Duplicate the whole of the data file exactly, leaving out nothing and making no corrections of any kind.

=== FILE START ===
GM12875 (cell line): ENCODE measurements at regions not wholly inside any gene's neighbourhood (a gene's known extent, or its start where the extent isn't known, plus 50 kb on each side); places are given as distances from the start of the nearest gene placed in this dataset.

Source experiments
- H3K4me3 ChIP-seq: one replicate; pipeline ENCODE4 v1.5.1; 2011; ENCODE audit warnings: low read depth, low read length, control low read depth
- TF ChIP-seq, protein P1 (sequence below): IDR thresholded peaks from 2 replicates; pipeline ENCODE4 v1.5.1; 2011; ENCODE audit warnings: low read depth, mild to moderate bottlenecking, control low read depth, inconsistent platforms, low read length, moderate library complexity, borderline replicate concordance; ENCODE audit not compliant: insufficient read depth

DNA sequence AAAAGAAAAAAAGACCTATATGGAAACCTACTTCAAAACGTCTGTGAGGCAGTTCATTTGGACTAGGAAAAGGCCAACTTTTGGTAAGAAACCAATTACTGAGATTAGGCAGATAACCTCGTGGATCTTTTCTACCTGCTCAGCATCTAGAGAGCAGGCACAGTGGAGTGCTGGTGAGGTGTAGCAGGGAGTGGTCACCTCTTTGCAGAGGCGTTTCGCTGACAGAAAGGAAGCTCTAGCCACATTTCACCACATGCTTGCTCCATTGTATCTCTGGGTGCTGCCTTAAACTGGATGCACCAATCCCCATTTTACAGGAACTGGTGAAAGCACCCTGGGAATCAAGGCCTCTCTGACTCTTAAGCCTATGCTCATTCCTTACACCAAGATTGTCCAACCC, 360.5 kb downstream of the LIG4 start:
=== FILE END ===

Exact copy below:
GM12875 (cell line): ENCODE measurements at regions not wholly inside any gene's neighbourhood (a gene's known extent, or its start where the extent isn't known, plus 50 kb on each side); places are given as distances from the start of the nearest gene placed in this dataset.

Source experiments
- H3K4me3 ChIP-seq: one replicate; pipeline ENCODE4 v1.5.1; 2011; ENCODE audit warnings: low read depth, low read length, control low read depth
- TF ChIP-seq, protein P1 (sequence below): IDR thresholded peaks from 2 replicates; pipeline ENCODE4 v1.5.1; 2011; ENCODE audit warnings: low read depth, mild to moderate bottlenecking, control low read depth, inconsistent platforms, low read length, moderate library complexity, borderline replicate concordance; ENCODE audit not compliant: insufficient read depth

DNA sequence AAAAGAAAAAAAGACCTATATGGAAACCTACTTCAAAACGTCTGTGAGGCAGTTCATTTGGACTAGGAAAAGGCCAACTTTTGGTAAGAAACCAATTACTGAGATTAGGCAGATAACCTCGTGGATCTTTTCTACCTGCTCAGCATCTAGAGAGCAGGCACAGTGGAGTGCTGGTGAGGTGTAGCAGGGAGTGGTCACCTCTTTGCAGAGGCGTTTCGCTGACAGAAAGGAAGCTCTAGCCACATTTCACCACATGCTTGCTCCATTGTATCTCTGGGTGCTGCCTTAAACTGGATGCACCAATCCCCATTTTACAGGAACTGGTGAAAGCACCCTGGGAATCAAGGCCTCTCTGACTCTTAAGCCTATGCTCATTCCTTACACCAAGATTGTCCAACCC, 360.5 kb downstream of the LIG4 start: